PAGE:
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Survival of Mothers and Babies: A Collective Responsibility

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Wednesday, February 17th, 2016
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A mother holds her newborn baby.

Nigeria is one of the countries with high maternal mortality and infant mortality rates. People sometimes liken the maternal mortality rate in countries such as Nigeria to a full Boeing 747 crashing daily in order for us to appreciate the gravity of the situation. However, for so long we have being blaming government for what they have not done to improve maternal and new born health in Nigeria but we have not stopped to think how  we, by our actions and inactions, have  contributed to this.


Yes it is true that in Nigeria about 40, 000 women die during labour and delivery, that 12 out of every 100 children are born preterm, that post- partum haemorrhage (bleeding after child birth) is the highest killer of our women, and that lack of skilled birth attendants and lack of essential drugs contribute to the grim figures of women and babies dying.

But how many of us have taken time to visit that Maternity centre or Primary Health Center in our communities? Do we know if the staff posted there, come to work? Have we asked what their challenges are? Our daughters and sisters who are pregnant, have we found out if they do go for the required number of antenatal care services? If they are not going, what are their reasons? Can we take it upon ourselves to sensitize our community leaders to make sure that in their domain, the pregnant women should have access to  antenatal care services and deliver in the health facilities, for the survival of mothers and babies?

Nigeria’s National Blood Transfusion Services are collecting only 3% of the blood needed in Nigeria. You can help organize blood drives and donate your blood. There is no ‘black market’ for blood! Only human beings like you and me can donate blood for the survival of mothers and babies.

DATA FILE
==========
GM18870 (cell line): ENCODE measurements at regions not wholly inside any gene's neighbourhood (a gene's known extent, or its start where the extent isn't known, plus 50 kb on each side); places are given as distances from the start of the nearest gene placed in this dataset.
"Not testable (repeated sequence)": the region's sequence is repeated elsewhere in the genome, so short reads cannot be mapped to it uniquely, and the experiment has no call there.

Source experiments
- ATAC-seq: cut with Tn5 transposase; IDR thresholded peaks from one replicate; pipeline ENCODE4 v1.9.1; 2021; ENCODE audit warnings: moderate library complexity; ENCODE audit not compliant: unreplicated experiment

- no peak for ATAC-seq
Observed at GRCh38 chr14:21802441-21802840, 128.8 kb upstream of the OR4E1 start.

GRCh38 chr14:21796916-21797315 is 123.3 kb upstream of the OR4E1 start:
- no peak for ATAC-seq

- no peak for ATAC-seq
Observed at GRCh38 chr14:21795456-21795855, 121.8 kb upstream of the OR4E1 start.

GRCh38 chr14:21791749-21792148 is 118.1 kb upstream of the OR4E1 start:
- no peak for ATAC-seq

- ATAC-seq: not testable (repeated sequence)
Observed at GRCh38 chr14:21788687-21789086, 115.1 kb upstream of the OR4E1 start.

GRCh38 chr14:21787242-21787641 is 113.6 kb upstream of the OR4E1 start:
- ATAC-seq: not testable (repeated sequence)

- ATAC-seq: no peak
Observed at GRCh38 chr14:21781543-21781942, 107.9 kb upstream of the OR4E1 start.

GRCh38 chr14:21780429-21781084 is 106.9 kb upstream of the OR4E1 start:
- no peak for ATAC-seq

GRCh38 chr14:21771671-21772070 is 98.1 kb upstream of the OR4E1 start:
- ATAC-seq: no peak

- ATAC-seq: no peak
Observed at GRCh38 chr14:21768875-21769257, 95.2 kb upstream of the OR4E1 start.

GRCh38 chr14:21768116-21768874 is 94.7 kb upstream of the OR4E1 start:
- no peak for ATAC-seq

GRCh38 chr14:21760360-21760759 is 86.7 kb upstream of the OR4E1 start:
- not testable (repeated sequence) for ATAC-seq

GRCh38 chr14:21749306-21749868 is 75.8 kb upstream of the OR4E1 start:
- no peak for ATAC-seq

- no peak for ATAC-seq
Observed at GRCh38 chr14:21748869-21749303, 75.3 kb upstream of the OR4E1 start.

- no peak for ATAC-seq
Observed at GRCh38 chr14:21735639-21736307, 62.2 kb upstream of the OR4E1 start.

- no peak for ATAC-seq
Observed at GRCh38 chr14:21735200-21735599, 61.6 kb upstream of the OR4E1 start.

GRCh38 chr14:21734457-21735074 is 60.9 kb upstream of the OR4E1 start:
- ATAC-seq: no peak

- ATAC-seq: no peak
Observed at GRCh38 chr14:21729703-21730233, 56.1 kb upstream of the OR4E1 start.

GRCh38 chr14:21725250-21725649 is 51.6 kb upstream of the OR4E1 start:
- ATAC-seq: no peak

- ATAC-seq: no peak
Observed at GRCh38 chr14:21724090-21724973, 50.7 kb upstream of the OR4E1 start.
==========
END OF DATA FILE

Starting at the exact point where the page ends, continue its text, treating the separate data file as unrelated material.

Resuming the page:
In Nigeria, the Preterm birth rate is 12% per 100 live births and prematurity accounts for 33% of Neonatal deaths, translating to about 87,800 deaths per year!!! Can we imagine the trauma that these intending mothers go  through? What psychosocial support can we bring to bear in the lives of these women?

These are the posers for us. On this website, I shall be sharing with us some of the efforts individuals like you and me are engaged in to save the lives of mothers and babies in their own communities. Maybe you too can be a MamaYe Champion, or you can mobilise others to hold people in authority accountable for the resources committed into their hands for improved health service delivery.

For further reading you may wish to visit MamaYe Nigeria @

Fola Richie-Adewusi is a Community Development Specialist and facilitator. She served as Commissioner for Women’s Affairs in Ekiti State, Nigeria, 2011-2014.


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